Yes, Java has an auto-update process like many other apps, which is supposed to help alleviate these issues. But this is often kludgey or unreliable and can wreak havoc on programs it previously played nicely with. Older versions aren't removed when Java is updated, and these invariably end up with gaping security holes.

In short, we are told that billions of devices run Java, as meanwhile there is much drama and hand-wringing about the security problems it presents and the difficulties in getting it to work right.

5: Vendor manipulation

It's long been a mantra of mine that the customer drives the vendor, not the other way around. So why are vendors attempting to herd consumers when it should be the consumers setting the pace?

I'm going to use Microsoft's push to get people to Windows 10 as an example. It is aggressively promoting its newest OS, even by putting an upgrade icon in people's system trays that can't easily be shut off or remove—or actually downloading Windows 10 onto computers without being given the go-ahead.

I tried Windows 10 and had a "meh" reaction, especially after my VPN client stopped working, and went back to Windows 7. Now, I'm not a wet blanket; it's my job as a technologist to stay on top of current trends and never fear change. But it's also my job to find the tools that work the best for me and define my own methods of productivity. There is nothing lacking in Windows 7 that has me pining for any solutions offered by Windows 10. And yet we are told that Windows 7 is frightfully insecure and we should stop using it. It reminds me of TV commercials from the 1970s whereby "new and improved" products were showcased alongside the original products and we were told how poor the original product was by comparison. My reaction, even as a child, was to think: "Then why did you tell us that product was so great a year ago?"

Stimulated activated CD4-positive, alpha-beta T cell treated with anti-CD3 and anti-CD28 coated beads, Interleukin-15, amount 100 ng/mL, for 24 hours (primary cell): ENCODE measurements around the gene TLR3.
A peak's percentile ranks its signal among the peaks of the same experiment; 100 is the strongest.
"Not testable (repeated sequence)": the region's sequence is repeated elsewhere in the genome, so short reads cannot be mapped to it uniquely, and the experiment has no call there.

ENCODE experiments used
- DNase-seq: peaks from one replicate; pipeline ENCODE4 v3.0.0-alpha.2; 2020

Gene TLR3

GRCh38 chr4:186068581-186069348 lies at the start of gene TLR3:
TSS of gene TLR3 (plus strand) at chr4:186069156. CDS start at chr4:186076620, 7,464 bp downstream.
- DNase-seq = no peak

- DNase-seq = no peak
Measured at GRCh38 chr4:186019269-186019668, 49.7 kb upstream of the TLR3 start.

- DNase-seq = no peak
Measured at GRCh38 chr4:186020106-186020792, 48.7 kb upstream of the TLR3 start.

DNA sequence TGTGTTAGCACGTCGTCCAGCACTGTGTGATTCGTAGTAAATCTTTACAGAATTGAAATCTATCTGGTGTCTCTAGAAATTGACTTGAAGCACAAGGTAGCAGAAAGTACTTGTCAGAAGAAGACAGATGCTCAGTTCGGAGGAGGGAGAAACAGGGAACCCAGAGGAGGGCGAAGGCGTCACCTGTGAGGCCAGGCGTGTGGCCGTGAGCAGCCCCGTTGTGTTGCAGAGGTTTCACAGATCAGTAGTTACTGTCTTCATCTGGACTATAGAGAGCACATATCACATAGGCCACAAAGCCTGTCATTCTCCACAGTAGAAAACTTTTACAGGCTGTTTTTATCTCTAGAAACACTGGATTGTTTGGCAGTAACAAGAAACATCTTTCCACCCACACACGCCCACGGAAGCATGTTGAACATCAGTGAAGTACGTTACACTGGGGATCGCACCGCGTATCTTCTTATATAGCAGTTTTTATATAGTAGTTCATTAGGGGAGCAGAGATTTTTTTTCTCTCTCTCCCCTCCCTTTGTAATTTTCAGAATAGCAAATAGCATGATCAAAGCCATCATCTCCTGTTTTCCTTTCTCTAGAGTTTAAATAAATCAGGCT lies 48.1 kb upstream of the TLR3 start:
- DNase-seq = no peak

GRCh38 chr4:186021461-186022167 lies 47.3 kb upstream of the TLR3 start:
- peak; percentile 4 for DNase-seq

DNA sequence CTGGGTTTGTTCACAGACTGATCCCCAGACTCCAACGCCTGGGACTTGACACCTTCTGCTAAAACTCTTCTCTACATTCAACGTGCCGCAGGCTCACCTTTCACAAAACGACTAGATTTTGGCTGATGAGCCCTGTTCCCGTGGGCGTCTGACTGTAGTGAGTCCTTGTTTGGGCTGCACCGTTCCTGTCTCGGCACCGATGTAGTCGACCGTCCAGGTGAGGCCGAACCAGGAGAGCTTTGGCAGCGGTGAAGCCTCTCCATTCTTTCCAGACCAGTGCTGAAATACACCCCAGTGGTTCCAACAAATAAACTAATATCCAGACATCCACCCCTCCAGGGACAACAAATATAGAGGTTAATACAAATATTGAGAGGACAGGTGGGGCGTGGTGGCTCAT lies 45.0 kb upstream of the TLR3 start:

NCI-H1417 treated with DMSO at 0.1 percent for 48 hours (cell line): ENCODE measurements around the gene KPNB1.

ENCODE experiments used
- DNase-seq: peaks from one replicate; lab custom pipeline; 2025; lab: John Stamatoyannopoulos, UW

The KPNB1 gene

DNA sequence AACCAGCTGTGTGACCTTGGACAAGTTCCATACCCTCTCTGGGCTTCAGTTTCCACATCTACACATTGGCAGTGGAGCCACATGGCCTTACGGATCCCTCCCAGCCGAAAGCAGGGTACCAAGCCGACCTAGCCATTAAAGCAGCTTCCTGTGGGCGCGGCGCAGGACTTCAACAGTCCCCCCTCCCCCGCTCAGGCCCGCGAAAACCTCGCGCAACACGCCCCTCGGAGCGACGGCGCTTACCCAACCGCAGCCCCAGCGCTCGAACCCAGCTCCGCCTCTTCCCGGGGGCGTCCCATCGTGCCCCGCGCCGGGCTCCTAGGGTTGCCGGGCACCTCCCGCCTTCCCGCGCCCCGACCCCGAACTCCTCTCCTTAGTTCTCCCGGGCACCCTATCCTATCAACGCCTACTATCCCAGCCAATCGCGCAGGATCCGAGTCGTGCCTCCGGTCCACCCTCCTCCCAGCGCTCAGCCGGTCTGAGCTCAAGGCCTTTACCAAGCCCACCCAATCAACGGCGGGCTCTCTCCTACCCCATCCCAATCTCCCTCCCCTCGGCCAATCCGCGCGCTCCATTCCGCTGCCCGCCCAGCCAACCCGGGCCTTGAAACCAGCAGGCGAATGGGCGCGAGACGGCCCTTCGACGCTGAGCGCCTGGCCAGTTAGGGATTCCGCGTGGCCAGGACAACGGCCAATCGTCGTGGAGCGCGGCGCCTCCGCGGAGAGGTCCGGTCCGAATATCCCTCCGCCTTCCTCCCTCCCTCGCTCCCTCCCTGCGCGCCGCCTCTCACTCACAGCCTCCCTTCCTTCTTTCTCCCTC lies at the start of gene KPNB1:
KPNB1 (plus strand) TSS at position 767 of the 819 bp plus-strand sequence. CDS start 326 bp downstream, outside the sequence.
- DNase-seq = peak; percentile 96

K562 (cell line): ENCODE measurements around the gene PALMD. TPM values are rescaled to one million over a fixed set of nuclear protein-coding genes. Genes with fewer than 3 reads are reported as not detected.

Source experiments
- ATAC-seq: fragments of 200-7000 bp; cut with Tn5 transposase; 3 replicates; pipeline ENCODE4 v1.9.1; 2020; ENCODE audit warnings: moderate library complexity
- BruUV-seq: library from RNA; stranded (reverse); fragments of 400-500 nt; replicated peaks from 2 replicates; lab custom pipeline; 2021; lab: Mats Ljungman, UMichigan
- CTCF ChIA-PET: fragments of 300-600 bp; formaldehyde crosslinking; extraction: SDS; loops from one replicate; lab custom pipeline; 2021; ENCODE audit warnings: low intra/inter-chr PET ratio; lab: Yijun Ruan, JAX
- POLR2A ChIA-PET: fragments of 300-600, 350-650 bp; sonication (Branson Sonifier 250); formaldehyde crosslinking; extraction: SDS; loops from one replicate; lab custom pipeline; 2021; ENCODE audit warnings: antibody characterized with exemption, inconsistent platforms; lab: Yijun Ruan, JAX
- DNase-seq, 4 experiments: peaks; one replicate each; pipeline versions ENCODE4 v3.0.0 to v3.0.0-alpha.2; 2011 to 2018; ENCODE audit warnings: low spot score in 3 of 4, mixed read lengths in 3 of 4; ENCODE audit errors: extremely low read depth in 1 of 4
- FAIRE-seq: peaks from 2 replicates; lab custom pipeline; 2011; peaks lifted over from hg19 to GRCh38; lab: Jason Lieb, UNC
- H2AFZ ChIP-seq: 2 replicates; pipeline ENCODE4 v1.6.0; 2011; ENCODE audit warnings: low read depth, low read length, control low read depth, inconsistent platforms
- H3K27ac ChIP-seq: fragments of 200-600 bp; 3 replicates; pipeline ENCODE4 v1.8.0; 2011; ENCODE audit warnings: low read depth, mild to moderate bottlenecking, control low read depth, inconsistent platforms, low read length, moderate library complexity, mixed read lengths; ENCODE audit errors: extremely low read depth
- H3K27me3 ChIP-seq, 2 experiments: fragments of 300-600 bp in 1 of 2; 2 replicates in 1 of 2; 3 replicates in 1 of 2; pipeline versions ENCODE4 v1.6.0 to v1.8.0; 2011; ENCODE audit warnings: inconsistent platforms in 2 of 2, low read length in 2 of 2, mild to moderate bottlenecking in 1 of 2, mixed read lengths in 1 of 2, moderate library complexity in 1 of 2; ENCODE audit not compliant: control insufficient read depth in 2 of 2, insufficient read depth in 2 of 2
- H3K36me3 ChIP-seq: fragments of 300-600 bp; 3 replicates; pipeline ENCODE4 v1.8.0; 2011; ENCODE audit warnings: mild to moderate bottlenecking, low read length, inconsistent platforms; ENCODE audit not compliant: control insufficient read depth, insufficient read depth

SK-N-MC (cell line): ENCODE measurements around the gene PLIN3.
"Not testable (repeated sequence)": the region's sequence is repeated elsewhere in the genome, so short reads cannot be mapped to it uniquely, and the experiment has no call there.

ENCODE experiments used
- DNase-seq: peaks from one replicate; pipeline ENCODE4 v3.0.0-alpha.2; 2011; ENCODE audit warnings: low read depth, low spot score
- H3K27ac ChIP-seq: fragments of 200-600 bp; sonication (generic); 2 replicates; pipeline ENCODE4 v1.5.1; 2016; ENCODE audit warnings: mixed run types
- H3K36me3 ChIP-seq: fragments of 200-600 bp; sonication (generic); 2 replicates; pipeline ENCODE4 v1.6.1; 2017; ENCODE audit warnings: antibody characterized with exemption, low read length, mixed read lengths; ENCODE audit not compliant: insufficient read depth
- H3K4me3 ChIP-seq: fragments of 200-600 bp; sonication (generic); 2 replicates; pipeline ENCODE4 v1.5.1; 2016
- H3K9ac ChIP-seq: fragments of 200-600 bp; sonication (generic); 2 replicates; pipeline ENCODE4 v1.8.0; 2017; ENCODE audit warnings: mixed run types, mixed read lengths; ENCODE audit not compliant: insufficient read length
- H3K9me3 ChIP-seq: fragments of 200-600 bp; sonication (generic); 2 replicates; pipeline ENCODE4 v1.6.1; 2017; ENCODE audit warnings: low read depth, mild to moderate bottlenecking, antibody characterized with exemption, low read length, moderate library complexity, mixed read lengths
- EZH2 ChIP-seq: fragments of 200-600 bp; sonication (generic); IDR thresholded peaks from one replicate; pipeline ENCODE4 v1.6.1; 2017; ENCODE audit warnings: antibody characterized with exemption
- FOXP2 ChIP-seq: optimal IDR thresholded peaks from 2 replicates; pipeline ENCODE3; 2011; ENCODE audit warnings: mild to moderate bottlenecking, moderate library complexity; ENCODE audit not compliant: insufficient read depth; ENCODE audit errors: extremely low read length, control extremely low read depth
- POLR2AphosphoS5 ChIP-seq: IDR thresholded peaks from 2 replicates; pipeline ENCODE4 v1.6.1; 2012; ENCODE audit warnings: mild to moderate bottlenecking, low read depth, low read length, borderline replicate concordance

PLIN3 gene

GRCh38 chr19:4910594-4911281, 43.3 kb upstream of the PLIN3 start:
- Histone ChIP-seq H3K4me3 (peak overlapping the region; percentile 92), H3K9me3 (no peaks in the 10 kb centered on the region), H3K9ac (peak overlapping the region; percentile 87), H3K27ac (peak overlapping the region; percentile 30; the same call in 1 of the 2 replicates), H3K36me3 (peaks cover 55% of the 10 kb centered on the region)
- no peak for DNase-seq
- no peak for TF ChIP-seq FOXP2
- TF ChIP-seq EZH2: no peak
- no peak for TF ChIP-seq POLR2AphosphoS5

It was different in the past, when it came to operating system upgrades. Going to Windows NT to 2000 was a must for better stability and resource utilization. Now, the OS is more a matter of choice.

Oh, and one final word on vendor manipulation: Please stop bundling apps like McAfee with other apps so that unwitting users won't install unnecessary software!

6: Removal of choice

This goes hand-in-hand with #5 but deserves to be a separate category. Having choice in a product means the ability to expand or customize it to better suit your needs. Recent smartphones from Samsung have shipped without micro USB slots or replaceable batteries (neither of which Apple ever offered). As someone who uses lots of micro USB cards and goes camping for days at a time, this rendered the Samsung Galaxy 6 a no-go for me.